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Main content
Current time:0:00Total duration:5:22
CCSS ELA: RI.6.4, RI.7.4, RI.8.4, RI.9‑10.4, RL.6.4, RL.7.4, RL.8.4, RL.9‑10.4

Video transcript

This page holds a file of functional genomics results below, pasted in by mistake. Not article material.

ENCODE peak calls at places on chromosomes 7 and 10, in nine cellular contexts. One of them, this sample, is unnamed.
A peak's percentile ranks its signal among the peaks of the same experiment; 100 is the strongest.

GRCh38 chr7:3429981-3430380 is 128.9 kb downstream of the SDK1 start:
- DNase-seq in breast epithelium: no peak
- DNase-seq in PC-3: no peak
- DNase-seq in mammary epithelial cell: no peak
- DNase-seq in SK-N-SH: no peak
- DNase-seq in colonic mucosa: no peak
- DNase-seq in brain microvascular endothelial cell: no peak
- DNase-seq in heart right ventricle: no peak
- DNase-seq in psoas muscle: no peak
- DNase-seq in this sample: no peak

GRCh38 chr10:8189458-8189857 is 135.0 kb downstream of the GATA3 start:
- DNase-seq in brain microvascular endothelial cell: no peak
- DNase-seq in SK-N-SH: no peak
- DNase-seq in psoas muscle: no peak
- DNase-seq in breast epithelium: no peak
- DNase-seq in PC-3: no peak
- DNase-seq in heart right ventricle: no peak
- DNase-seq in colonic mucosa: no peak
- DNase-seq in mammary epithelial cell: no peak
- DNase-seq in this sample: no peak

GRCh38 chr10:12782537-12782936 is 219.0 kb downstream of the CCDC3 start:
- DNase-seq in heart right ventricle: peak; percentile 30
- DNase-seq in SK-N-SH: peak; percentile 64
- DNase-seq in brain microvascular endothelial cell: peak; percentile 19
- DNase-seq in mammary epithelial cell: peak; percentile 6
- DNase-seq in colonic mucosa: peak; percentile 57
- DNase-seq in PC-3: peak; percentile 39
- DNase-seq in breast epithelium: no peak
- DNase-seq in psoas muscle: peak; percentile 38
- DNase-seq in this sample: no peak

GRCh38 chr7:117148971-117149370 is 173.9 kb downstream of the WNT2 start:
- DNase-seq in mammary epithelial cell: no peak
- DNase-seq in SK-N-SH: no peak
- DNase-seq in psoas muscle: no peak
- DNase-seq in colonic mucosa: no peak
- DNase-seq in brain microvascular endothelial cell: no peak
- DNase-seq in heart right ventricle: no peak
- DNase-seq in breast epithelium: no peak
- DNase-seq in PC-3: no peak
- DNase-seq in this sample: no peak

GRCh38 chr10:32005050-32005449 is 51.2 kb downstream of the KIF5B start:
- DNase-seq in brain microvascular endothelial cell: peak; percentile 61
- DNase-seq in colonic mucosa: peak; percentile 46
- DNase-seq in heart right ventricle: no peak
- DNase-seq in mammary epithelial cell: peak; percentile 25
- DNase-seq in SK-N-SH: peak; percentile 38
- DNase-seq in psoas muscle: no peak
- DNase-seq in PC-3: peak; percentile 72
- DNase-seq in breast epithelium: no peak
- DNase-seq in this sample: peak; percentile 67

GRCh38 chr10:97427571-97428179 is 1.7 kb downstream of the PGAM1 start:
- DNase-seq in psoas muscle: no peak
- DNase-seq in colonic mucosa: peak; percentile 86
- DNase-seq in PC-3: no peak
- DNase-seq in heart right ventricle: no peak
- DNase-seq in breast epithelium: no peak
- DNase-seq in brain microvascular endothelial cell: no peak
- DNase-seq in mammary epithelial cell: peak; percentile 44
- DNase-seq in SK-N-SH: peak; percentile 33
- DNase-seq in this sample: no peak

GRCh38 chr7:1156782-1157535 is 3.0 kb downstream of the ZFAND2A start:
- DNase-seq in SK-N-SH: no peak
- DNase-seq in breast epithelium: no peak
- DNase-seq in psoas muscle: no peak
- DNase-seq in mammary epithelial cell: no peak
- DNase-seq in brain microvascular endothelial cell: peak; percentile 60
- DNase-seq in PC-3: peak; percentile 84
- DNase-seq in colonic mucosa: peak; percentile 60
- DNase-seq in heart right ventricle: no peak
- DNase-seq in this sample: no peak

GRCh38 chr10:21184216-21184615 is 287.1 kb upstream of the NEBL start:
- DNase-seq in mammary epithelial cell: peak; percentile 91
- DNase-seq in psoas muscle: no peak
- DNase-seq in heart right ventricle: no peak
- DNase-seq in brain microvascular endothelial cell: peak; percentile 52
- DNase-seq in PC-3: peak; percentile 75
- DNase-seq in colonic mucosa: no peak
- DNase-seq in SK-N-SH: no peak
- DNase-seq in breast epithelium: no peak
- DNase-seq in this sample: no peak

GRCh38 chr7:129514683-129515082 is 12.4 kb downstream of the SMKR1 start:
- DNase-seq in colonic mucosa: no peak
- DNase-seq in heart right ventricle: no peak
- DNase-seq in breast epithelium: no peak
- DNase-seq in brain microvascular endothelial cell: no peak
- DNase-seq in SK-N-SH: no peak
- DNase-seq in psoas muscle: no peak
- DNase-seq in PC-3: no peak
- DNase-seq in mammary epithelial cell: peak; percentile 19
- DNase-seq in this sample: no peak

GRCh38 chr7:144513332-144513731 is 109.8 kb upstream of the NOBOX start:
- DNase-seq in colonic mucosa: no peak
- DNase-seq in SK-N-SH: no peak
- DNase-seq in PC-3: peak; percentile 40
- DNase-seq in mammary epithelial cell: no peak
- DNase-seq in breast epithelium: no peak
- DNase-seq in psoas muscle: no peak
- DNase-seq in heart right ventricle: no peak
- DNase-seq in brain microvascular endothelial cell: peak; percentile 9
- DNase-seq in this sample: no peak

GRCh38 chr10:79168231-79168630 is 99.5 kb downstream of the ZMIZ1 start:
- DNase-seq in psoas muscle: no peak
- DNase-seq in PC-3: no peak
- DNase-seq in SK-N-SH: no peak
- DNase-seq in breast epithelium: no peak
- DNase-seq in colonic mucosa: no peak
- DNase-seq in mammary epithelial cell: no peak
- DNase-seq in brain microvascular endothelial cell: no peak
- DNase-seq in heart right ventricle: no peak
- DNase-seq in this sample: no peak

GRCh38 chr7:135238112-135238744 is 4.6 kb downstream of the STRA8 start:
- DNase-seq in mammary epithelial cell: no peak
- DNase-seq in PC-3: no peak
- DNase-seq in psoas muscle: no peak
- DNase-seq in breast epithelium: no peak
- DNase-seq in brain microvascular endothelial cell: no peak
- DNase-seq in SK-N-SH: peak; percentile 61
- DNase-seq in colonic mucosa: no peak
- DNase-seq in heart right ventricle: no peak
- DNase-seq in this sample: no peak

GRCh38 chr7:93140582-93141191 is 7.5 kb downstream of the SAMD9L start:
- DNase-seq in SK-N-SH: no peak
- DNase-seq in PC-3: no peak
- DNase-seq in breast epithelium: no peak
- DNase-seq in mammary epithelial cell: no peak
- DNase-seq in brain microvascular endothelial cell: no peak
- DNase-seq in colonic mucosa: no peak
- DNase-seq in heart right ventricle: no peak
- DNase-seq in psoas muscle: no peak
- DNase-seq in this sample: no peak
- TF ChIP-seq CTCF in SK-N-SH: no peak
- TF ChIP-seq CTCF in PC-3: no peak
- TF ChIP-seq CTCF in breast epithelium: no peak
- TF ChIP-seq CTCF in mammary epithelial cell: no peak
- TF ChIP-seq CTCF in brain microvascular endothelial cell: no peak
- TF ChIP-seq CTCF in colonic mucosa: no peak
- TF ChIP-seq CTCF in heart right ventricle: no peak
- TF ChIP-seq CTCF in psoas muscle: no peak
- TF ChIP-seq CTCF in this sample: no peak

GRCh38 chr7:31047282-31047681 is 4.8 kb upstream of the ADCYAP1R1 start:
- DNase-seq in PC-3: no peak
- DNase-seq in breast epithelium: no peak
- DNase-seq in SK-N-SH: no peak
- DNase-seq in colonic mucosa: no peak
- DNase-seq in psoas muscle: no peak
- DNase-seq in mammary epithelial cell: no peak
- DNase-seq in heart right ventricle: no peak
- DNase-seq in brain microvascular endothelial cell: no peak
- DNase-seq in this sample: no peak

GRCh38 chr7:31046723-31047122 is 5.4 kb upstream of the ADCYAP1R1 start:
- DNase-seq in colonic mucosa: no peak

- [David] Hello, readers. Today, let's talk about feelings. Specifically, the way the words make us feel. That's right, I'm talking about connotation. The way the word feels, the context around it. Imagine a rock in a stream. Well, connotation is the way that culture flows around the word. This is distinct from denotation, which is more like the dictionary definition of a word. Companion and buddy both have similar denotations. They both mean friend, but companion is a much more formal sounding word than buddy. Which originated as a piece of slang from the 19th century. So even though their denotation or their literal definition is the same, they feel different. The connotation of companion is formal while the connotation of buddy is friendly and casual. Good readers pay close attention to the words the author chose to use. They picked those words for a reason. How do those words make you feel? What is the author trying to imply? How do the words propel the overall tone or theme of the text? So connotation is about word choice, sure. But it's also abut setting a tone. One way you set tone is by expressing an opinion. So some words may have a similar denotation but very different connotations. For example, let's say I was describing someone whose behavior was nice, like they were behaving in a kindly way. The way I described that person can express how I, as a writer, feel about that behavior. If I trust the person, I could describe them as sweet as sugar. "Oh, Jake's such a sweet guy." "Love that Jakey boy!" But if I didn't trust that person, like if I thought that this hypothetical Jake's show of kindness was fake, I could say that he was cloying or syrupy. And those words also means sweet, but they have a connotation of too much. Cloying means too sweet. So you can sort these words in the positive and negative connotations. Sweet is positive, cloying is negative. Some words will have neutral or uncertain connotations and that's okay, too. But it doesn't just have to be straightforwardly positive, negative or neutral either. You can just use connotation for the sake of poetic license or building a motif. Let's say I was writing a story about someone who started a plant nursery, and I wanted to use words that described growth. But I also wanted to build in connotations about nature or plants throughout the piece. And in this example I'm a news paper reporter and I'm doing a profile of someone in my town, let's call her Genevieve. Genevieve Jenkins, proprietor of Jenkins Orchard Supply. She's ready for the outdoors, she's got her big sun hat, she's got her hoop earrings, she's got her little name tag, she's got a little plant necklace. She seems like a nice person. Okay, I could say, "Jenkins Orchard Supply was a great "success in its new location." But if I wanted to put in a little bit of that nature note, I'd say, "Jenkins Orchard Supply flourished in its new location." Because flourished is related to the word flower. To flourish is to grow. Grow and flourish have a similar denotation, but they have different connotations. Grow can refer to plants, but it can refer to anything that increases in size. A little sponge toy can grow when you place it in the cup of water, but it won't flourish. Flourishing has a connotation of flowering and success. Continuing this idea, I could talk about how Ms. Jenkins decided to settle on the location of her plant nursery. And rather than say that she settled into the neighborhood, I could say instead that she put down roots there. Now, these are kind of extreme examples. These nature words and expressions are kinda getting close to jokes or puns, but I'm trying to be extra obvious here about the plant thing so that you can learn to detect more subtle connotations in the future. And connotation can be so personal, too. There may be words that have important emotional resonance for one person that are basically meaningless to anybody else. When I was a kid, I cycled through pretty much every much team sport: Baseball, soccer, basketball. I wasn't good at any of them, but I was especially terrible at basketball and I remember very particularly the way that coaches would call out, "Good hustle, David, good hustle!" Because that was the only thing that I could do especially well. I couldn't dribble, I definitely couldn't shoot. And my passing game was not great. So even now, I associate the phrase, "Good hustle," with you're not especially good at basketball. Which is a shame because I'm tall now. My experience is specific to me, it's not universal. It's very unlikely that you share that same connotation with the word hustle. A fun game to play is to come up with a word and then list all the synonyms for that word you can imagine, and then sort them by connotation. If you are like me, the kind of person who enjoys sorting jelly beans by color, you will get a similar amount of satisfaction from that exercise. So look out for connotations as you read, as you write. Words carry their dictionary meanings, but they also carry other cultural meanings as well. And that's connotation. You can learn anything, David out.